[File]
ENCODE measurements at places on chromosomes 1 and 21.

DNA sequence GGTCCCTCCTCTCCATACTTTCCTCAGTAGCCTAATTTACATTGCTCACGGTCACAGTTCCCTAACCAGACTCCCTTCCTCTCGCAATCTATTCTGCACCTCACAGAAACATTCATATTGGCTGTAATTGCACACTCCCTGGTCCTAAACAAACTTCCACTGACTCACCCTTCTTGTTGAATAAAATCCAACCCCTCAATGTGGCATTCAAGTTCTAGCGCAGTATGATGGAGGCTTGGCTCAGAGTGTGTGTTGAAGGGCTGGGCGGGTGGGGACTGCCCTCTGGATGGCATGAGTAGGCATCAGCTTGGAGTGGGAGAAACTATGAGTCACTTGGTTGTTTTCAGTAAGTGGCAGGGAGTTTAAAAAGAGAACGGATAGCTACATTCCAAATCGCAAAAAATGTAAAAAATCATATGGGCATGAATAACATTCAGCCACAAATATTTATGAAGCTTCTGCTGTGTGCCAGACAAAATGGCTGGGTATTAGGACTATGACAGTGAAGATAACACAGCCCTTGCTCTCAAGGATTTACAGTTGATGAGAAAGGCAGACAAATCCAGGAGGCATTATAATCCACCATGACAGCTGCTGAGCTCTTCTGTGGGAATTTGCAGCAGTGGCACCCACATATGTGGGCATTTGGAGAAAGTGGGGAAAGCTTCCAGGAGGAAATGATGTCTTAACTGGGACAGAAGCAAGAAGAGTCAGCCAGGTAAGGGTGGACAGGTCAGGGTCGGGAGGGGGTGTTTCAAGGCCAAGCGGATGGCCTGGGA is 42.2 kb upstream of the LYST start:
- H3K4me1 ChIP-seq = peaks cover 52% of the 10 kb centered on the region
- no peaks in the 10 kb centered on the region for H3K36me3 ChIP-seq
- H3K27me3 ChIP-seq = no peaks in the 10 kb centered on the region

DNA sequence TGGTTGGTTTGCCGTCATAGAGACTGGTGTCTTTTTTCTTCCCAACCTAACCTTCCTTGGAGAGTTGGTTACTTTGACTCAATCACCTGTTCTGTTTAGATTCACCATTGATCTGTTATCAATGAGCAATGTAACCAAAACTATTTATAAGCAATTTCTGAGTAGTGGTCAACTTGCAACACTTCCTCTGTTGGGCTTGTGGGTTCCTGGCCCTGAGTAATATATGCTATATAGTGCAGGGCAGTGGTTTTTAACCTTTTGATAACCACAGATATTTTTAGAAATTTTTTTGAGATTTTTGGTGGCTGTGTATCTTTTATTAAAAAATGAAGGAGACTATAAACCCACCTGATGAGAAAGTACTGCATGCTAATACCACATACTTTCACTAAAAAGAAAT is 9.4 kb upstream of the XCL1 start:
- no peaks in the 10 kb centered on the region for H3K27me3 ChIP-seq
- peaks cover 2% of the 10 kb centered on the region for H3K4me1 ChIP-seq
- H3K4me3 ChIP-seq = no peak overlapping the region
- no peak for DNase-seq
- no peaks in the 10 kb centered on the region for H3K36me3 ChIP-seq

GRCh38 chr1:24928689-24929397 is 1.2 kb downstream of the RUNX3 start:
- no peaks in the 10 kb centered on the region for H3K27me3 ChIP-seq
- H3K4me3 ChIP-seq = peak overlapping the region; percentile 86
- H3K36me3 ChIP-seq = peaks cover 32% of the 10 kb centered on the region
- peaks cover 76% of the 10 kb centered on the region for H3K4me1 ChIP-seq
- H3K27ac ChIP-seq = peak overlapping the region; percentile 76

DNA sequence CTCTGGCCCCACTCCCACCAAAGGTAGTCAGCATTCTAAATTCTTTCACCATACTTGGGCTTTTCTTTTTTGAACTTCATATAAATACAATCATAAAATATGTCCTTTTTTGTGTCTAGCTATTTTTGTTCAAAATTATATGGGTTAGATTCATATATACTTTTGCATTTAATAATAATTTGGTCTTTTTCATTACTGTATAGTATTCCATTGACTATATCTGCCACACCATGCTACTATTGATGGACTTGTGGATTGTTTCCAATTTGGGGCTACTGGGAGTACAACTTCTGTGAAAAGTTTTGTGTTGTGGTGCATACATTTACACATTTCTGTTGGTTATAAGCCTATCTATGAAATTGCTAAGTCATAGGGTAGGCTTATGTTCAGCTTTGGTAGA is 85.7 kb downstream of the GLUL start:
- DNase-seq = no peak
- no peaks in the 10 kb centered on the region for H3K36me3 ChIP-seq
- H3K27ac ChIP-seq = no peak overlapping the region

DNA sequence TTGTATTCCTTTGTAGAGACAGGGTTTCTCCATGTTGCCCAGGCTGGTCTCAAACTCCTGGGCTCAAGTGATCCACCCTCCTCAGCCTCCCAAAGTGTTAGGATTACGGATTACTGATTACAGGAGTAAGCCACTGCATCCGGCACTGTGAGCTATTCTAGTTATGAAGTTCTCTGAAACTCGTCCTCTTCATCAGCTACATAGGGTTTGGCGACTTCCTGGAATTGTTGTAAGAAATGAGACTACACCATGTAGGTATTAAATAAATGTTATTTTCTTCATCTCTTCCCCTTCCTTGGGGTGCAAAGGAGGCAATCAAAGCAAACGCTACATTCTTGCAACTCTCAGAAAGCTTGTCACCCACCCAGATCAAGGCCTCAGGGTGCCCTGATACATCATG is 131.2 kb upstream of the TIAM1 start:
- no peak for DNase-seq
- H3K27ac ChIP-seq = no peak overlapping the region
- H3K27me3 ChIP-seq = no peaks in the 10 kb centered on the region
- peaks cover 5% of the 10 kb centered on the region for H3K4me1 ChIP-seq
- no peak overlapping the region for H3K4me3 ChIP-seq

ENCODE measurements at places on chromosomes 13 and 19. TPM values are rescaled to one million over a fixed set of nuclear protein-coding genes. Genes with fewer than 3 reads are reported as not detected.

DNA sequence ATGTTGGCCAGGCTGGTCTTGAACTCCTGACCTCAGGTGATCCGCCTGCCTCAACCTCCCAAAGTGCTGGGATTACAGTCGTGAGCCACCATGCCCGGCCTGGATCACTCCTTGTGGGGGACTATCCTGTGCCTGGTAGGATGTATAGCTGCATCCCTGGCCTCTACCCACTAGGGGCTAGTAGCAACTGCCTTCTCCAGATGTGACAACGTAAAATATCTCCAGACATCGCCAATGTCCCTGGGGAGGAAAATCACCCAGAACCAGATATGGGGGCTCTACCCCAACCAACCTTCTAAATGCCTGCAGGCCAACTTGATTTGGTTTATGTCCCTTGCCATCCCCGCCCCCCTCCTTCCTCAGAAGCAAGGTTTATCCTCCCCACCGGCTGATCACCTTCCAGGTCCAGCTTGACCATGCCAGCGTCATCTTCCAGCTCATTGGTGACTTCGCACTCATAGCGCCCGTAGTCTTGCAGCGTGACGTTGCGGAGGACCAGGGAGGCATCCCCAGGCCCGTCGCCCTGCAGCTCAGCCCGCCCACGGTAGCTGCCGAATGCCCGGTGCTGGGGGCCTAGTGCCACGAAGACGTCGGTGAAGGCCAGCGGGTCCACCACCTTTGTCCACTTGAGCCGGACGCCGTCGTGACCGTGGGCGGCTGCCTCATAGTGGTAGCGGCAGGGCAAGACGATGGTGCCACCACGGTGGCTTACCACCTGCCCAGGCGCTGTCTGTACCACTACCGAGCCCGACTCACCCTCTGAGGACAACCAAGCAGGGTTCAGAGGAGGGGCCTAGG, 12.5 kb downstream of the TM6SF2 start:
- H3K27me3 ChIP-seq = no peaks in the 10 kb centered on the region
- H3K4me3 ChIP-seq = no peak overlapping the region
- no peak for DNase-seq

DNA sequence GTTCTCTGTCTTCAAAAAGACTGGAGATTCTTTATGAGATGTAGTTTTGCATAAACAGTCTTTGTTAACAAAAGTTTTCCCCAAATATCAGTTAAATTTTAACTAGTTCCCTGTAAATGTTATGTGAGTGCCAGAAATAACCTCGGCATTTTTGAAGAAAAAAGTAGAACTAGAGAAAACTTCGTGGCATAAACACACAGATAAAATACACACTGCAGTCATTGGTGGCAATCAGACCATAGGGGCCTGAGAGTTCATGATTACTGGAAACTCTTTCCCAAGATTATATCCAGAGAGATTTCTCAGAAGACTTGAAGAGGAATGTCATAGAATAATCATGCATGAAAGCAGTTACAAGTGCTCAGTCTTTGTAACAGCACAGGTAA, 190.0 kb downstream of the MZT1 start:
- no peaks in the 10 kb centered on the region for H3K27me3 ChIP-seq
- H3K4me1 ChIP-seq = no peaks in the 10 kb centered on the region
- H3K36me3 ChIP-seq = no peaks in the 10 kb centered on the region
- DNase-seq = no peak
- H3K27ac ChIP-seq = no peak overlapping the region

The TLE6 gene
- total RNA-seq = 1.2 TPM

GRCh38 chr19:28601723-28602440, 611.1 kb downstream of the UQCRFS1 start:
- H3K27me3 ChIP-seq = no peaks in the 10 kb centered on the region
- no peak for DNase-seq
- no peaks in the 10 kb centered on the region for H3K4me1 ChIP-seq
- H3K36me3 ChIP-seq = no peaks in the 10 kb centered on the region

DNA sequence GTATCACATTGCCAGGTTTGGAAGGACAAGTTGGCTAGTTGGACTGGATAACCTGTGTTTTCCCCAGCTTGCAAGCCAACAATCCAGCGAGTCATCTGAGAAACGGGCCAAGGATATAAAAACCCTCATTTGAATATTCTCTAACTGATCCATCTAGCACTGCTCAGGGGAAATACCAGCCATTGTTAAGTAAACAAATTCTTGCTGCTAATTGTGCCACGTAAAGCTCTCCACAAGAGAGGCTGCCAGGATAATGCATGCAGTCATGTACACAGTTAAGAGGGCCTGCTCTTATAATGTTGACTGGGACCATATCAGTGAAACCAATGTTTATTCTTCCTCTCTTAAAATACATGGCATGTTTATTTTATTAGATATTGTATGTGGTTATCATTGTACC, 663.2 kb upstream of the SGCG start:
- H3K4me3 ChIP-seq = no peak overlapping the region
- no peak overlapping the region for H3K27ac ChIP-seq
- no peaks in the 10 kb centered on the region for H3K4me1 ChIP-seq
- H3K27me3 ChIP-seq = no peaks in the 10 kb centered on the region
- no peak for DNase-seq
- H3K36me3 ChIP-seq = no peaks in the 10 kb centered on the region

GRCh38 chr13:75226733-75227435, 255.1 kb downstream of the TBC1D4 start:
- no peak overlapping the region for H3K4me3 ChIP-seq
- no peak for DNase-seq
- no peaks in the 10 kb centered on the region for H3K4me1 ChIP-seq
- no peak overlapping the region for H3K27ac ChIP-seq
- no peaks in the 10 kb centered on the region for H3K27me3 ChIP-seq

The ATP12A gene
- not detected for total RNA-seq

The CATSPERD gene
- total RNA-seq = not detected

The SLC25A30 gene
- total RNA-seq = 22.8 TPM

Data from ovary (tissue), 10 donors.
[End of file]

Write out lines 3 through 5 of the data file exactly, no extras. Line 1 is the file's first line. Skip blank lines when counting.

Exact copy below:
- H3K4me1 ChIP-seq = peaks cover 52% of the 10 kb centered on the region
- no peaks in the 10 kb centered on the region for H3K36me3 ChIP-seq
- H3K27me3 ChIP-seq = no peaks in the 10 kb centered on the region